The old adage of using line to draw the eye into the shot is also relevant here. Consider where the line is leading, for example from the centre of the image leading away to the edge, or from a corner into the centre, with regard to what you want to the viewer to take away from the image.
Step 6. Getting All Touchy Feely
Like a lot of minimalist art, some minimalist shots are based purely on texture and colour, yet they grab your attention even without any distinct subject matter. For this, you need not only an engaging surface, but also the means to capture it in an interesting way.
Consider whether there is any direction to the texture and whether that line can be used effectively in a compositional sense. Try to use light to enhance the texture, to bring out the contrast and look to capture the image so the viewer could almost feel what they are seeing.
Step 7. Keep Your Eyes Open
Once you have spent some time studying minimalist examples, you’ll begin to appreciate the examples of minimalism that surround you each and every day. When you’re out and about, keep your eyes open for spaces and blocks of colour, interesting subjects that stand alone and clean lines. Look up, look down, keep searching and you will be rewarded.
A good place to start might be within geometric shapes found within architecture, which often include a whole wall of re-occurring pattern that can be exploited as a minimalist photo.
Step 8. Process
Processing minimalist shots should be reasonably simple, as having captured your shot, you should have a good notion of what you want to produce—something simple but dramatic. Something you might want to consider is experimenting with the more surreal images, using an artistic viewpoint to create an image that may be unrecognisable from it’s original state but functions instead as a piece of art.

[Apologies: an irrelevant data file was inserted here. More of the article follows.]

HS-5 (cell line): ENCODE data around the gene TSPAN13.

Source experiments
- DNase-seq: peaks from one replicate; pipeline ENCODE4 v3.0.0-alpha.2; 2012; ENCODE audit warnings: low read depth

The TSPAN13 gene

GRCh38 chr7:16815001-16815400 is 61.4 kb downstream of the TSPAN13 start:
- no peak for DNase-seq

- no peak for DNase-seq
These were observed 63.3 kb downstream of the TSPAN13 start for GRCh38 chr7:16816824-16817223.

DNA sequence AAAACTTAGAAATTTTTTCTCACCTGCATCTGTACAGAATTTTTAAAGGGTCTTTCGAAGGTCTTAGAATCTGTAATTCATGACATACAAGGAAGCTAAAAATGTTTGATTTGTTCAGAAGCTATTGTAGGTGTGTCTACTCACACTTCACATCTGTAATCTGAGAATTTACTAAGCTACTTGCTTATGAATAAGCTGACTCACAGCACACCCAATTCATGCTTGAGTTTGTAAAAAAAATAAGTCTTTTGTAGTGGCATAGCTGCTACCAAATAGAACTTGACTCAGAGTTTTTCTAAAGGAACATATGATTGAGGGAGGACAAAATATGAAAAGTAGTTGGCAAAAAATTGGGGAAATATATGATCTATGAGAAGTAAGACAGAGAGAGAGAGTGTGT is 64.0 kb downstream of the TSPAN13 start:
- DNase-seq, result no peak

However, you may also want to stay true to life and simply process your image with a focus on bringing out the subject and enhancing the lines and colour within the shot.
Step 9. Tell the Story
Many minimalist photos are eye catching, featuring simple lines, appealing colours and could be considered an artistic expression, but once you’ve mastered capturing appealing images; it’s time to take on a greater challenge. Can you tell a story through a photo shot in a minimalist style? Is it possible to convey a scene or event using reduced subject matter, colours and shapes?
To achieve this, you may well need to incorporate some interest from light, people or movement, but next time you’re out shooting an event, once you’ve got all the shots you need, try summing up the event in one shot using as little subject matter as possible, you might surprise yourself!
Step 10. Get Creative
So hopefully now you have a basic understanding of minimalist photography and have a few techniques and tips to help you on your way with capturing your own minimalist images. As I said before, keep your eye out for possible shots and remember to keep it simple, the more eye catching the better.
Don’t be afraid to get creative. Minimalism can be a very subjective topic, so what you appreciate, others may not, but get out there, see what you can find and get snapping!
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By Simon Bray